Mumbai Days #BlogchatterBlogHop


I was driving through the heavy rains when nostalgia hit me. Mumbai rains, the marine drive, the Juhu beach and him. The past occupies your head in the most unexpected of times, and the memories tend to fill you with a longing for the days gone by. I was new in Mumbai then. Didn’t know a thing about surviving alone, managing finances, cooking, doing laundry or getting groceries. I thrived on street food, and office food courts. My roommate would urge me to learn cooking, some days pulling me off the bed to make the dough or roll the rotis. Thanks to her that I learnt many-a life skills during that phase, that are helping me even today. We would rush to the DMart after office hours for getting cheap groceries, use the local train to travel in the weekends and explore the city somehow tackling the heavy crowd. Colaba shopping, visit Bandra fort, Siddhi Vinayak darshan, Iskcon temple, Forum Mall, etc. But some weekends would be reserved for him.

He would pick me up from my PG, and we would walk, without an agenda in mind, have cutting chai or dabeli from the street stalls. Some days we would go to Juhu beach and walk hand in hand, watching the sun set in the horizon swallowed by the sea. We would walk and talk and cover almost three or four kilometers in a day. He would bore me with random facts about an old building, old museum or architecture, or the stock market whenever we were out of topics. Prithvi Theatre seemed the most happening place then. We would have coffee in one place, have pav bhaji in another, watch a movie here, a stand-up comedy show there, while away time in Phoenix Mall or Forum Mall, talk random things, make plans to visit this national park and that modern art gallery. Time went fast with him. I wish the days lasted longer. Evenings would mean return journey to the PG. And my roommate would be waiting eagerly to have all the deets of the day.

Then covid came. And with it the countrywide lockdown. And our once-a-month meets were no longer possible. All travel was restricted. And we became long distance. Amidst the fear and panic of what was going on outside, we found solace in phone conversations and WhatsApp chats. Some days he would explain me economics concepts for two or three hours and I would listen like a perfect student. Sometimes I would tell him the entire story of a book I was reading, lash out at the antagonists and gush for the male protagonist. We would share movie and sitcom recommendations. We would yearn to meet. Plan for the future together. Plan how to tell our families. Miss home together, for we were so far from home.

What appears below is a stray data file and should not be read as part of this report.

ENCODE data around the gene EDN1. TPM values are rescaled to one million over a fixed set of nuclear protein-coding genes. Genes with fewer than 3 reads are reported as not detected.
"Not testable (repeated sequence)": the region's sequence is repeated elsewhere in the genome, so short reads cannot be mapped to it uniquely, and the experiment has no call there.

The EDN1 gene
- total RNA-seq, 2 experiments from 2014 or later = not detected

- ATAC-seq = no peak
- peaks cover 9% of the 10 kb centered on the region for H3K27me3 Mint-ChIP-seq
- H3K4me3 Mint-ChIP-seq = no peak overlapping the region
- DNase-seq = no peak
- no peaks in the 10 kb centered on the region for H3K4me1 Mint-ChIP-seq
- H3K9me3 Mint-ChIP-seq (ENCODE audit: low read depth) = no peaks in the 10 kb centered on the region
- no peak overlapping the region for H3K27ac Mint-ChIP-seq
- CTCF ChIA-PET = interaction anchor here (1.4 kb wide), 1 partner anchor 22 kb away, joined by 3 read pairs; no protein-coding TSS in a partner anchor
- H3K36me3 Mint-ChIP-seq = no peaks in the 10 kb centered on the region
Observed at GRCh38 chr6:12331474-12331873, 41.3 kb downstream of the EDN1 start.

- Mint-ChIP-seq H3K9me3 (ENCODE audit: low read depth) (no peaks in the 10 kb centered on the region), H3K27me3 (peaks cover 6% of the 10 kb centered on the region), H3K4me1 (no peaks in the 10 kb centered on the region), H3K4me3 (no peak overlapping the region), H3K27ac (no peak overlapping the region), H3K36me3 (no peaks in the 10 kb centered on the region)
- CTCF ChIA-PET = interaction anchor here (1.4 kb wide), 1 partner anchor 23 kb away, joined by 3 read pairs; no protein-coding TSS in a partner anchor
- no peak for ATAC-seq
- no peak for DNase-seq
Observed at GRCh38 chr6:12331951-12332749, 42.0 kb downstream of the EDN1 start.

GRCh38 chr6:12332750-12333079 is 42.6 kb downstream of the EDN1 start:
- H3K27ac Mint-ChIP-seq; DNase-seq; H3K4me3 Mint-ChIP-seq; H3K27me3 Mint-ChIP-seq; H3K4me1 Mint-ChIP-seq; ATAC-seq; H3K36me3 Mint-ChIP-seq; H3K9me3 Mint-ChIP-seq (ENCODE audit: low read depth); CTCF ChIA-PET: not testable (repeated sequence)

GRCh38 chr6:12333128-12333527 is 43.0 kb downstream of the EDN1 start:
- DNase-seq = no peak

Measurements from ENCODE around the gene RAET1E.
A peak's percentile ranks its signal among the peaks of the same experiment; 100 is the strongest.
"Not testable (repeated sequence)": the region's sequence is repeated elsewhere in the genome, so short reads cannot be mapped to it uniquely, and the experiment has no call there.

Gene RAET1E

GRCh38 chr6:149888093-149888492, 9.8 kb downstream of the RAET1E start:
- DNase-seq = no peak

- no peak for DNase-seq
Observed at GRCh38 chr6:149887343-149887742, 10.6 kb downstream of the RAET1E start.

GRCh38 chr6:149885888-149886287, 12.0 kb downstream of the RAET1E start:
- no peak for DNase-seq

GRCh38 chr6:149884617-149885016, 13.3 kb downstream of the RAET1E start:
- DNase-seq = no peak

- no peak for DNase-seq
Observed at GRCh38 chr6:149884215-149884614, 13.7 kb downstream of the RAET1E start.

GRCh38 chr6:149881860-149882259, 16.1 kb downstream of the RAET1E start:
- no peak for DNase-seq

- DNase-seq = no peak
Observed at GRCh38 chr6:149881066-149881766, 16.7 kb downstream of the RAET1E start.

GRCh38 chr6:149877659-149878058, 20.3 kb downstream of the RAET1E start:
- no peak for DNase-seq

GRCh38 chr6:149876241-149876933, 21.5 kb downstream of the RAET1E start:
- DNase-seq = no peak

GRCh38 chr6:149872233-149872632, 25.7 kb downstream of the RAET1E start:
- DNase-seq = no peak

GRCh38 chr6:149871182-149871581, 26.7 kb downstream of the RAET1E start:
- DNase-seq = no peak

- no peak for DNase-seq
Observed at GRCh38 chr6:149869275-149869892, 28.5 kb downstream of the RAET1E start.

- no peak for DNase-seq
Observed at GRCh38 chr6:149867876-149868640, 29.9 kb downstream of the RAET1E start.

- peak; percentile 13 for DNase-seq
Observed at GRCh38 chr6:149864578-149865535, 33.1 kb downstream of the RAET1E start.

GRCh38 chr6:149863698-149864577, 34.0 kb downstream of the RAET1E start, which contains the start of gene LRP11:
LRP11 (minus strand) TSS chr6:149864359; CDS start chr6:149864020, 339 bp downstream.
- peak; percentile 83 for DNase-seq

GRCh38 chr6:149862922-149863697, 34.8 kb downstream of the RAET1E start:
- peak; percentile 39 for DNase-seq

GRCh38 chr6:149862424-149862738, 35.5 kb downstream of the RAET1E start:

“Careful!!” I heard him say and my reverie was broken. The potholes were menacing here. Bangalore roads were not for lazy and languid driving. “Oh,“ I murmured. Now glancing at the side seat I see him holding the grocery bags, watching over me driving with nervous scrutiny. Three years down the line from Mumbai times, we did end up together, our plans did work out. The universe did conspire. I am filled with gratitude.



This post is a part of Blogchatter Blog Hop.


  1. 'we would walk, without an agenda in mind' reminds me of spending my college days with my now husband. Walking hand in hand for hours, stopping for sugarcane juice and some pani puri and just listening to him passionately about what's on his mind. Really miss those days. Your story made me nostalgic.


Post a Comment

Queeristan by Parmesh Sahani

  Queeristan (Amazon Link) Thanks to Audible Free Trial I listened to this amazing non-fiction on LGBTQ inclusion in Indian workplaces. Author Parmesh Sahani identifies as gay Indian, working closely with Godrej higher management and employees for years to create an inclusive workplace, both legally and in spirit. This book is a result of those years of experience, research, collaboration with individuals from difference spectrum of the society and organizations who has successfully transitioned into a queer friendly one.   Indian history is inclusive. From the Khajuraho temple architectures, to Konark to the Rig Veda, there is existing proofs even 2000 years ago of Indian inclusiveness of queer. It’s the draconian British law that criminalised it, which was scraped in 2009, came into effect once again following a sad judgement in 2013 and eventually was scraped off for good in 2018. I am in awe of the lawyers who fought this legal battle- colleagues and partners – Arundhati Katju

Popular posts from this blog

The One To Leave First

Empress Ki : A story of an epic scale

E[x]ploring Odia Literature Through 'Punyatoya'

White Blood by Nanak Singh


A Gathering Of Friends By Ruskin Bond

Burst That Ego If You Want Genuine Connections In Life